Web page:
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Chapter 7 Cellular Pathways that Harvest Chemical Energy. Biology 101 Tri-County Technical College Pendleton, SC. Principles of Metabolic Pathways. Complex chemical transformations in cell occur in number of small steps connected in a pathway Each reaction catalyzed by specific enzyme

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chapter 7 cellular pathways that harvest chemical energy

Chapter 7 Cellular Pathways that Harvest Chemical Energy

Biology 101

Tri-County Technical College

Pendleton, SC

principles of metabolic pathways
Principles of Metabolic Pathways
  • Complex chemical transformations in cell occur in number of small steps connected in a pathway
  • Each reaction catalyzed by specific enzyme
  • Pathways similar in all organisms
  • Some pathways compartmentalized with certain steps occurring inside organelle
  • Pathways regulated by activities of a few enzymes
pass the glucose please
Pass the glucose…please?
  • Glucose MOST common fuel for living cells
  • Many other compounds serve as food but almost all converted to glucose or intermediate compounds
  • Cells obtain energy from glucose by process called oxidation
  • If glucose burned in flame, it forms carbon dioxide and water and lots of energy
glucose cont
Glucose, cont.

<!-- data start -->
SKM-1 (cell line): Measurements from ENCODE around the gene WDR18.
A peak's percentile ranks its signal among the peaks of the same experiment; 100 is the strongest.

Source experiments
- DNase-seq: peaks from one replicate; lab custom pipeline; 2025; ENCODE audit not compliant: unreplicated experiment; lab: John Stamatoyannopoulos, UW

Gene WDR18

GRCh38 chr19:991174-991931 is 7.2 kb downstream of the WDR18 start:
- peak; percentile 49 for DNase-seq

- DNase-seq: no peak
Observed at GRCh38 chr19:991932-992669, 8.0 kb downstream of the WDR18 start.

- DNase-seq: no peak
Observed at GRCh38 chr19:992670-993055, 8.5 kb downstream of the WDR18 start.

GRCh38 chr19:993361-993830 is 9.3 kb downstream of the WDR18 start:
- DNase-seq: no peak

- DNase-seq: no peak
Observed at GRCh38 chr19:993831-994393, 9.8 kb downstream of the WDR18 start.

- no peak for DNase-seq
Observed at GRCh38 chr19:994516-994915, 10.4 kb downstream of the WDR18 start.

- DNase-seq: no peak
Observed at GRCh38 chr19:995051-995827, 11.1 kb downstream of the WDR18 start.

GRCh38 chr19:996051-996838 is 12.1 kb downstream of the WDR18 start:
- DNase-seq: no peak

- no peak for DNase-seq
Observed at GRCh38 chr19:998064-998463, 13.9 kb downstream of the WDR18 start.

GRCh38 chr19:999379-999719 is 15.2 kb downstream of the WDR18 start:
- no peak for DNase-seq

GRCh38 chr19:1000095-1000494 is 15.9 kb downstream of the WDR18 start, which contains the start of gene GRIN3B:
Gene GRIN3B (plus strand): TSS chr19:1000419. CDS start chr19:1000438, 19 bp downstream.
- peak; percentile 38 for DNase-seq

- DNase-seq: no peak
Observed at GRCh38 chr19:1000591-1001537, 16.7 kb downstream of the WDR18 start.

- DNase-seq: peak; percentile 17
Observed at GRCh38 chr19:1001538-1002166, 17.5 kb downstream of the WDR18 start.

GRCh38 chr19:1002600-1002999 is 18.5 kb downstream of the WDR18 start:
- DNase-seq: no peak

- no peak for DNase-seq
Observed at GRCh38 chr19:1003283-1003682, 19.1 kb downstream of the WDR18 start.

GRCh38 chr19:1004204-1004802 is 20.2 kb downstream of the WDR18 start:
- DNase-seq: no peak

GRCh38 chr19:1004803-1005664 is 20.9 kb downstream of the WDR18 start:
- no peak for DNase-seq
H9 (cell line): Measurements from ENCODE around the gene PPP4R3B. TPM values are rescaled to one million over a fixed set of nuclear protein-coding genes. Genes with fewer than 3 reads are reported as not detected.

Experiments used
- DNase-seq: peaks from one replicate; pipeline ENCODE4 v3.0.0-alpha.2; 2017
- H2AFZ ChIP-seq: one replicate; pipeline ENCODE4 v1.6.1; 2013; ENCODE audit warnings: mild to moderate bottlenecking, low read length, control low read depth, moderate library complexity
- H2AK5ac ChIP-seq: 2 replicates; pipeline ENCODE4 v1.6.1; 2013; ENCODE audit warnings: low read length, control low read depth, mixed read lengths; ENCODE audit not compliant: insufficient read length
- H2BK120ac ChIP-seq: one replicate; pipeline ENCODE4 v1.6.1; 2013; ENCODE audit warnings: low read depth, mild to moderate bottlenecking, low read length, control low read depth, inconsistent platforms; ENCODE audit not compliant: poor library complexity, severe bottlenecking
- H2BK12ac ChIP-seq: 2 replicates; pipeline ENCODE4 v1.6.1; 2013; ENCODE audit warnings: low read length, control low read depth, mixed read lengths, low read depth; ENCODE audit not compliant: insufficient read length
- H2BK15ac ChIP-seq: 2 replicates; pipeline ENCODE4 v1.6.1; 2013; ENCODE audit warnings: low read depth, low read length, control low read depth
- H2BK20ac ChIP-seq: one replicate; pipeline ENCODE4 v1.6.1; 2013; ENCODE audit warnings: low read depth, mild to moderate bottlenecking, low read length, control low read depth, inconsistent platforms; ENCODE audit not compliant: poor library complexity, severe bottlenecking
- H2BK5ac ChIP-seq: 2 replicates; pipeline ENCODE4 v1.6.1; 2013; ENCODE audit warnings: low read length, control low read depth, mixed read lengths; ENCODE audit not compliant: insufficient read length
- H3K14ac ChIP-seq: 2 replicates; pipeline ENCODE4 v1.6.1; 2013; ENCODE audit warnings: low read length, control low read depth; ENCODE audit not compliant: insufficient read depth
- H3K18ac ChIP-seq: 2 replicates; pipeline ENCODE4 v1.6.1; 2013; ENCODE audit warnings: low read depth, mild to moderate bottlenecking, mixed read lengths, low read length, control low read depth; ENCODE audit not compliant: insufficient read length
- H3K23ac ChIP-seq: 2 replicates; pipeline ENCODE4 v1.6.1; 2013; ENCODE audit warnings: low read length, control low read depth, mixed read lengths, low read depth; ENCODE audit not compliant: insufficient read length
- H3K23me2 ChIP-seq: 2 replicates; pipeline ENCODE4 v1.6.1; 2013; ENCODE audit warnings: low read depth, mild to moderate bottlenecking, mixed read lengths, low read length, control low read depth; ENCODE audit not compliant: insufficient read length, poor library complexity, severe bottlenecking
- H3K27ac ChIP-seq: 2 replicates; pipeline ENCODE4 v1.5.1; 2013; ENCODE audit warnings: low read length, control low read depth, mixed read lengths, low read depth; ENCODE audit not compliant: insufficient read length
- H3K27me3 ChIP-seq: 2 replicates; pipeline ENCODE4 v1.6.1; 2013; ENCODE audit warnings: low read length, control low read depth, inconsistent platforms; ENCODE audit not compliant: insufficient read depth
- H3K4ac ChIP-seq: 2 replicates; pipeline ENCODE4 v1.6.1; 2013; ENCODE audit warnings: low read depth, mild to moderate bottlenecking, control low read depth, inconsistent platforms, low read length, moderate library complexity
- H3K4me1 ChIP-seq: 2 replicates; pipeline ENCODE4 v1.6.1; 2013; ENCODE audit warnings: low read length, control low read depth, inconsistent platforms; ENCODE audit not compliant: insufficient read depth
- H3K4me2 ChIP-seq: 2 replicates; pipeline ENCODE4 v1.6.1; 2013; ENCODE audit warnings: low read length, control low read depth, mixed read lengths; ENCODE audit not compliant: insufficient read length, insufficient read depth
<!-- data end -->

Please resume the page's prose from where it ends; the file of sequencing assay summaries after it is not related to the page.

• Happens ONLY if oxygen gas is present
  • C6H12O6 + 6O2 6CO2 + 6H2O + energy
    • Energy in the form of heat and light
  • Same equations applies to metabolism of glucose in cells except is multi-step controlled series of reactions
    • Captures about 40% of energy in form of ATP
  • Complete oxidation of glucose = -686 kcal/mol
  • Some cells, unable to obtain or use oxygen, metabolize glucose incompletely and obtain LESS ATP per glucose
metabolic pathways
Metabolic Pathways
  • Glycolysis = splitting of sugar and begins metabolism of glucose in ALL cells
  • Universal pathway
  • Produces 2 three-carbon compounds called pyruvate (pyruvic acid)
  • Small amount of ATP and NADH produced
  • NADH is electron carrier (NAD+)
  • Cellular respiration occurs when environment is aerobic (contains oxygen gas)
pathways cont
Pathways, cont.
  • Converts pyruvate into carbon dioxide
  • Includes “preparatory Krebs,” Krebs, and ETC
  • Great deal of energy stored in pyruvate is released and trapped in ATP
  • Fermentation occurs when environment is anaerboic (lacking oxygen gas)
  • Instead of energy poor CO2 relatively energy rich molecules (lactic acid/ethanol) are produced
  • Energy harvest MUCH less
pathways iii
Pathways III
  • True fermenter MUST exist on only 2 ATP per glucose
  • Even see a 160 lb. yeast cell?
  • Estes will make a distinction here between aerobic and anaerobic respiration
  • We will leave the fermenters alone…or will we?
redox reactions
Redox Reactions
  • Reaction in which one substance transfers one or more electrons to another substance is called oxidation-reduction reaction
    • Redox for short
  • Gain or 1 or more electrons by atom, ion, or molecule is called reduction
  • Loss of 1 or more electrons by atom, ion, or molecule is called oxidation
redox cont
Redox, cont.
  • Defined in terms of electrons, but can be thought of as gain/loss of hydrogen atoms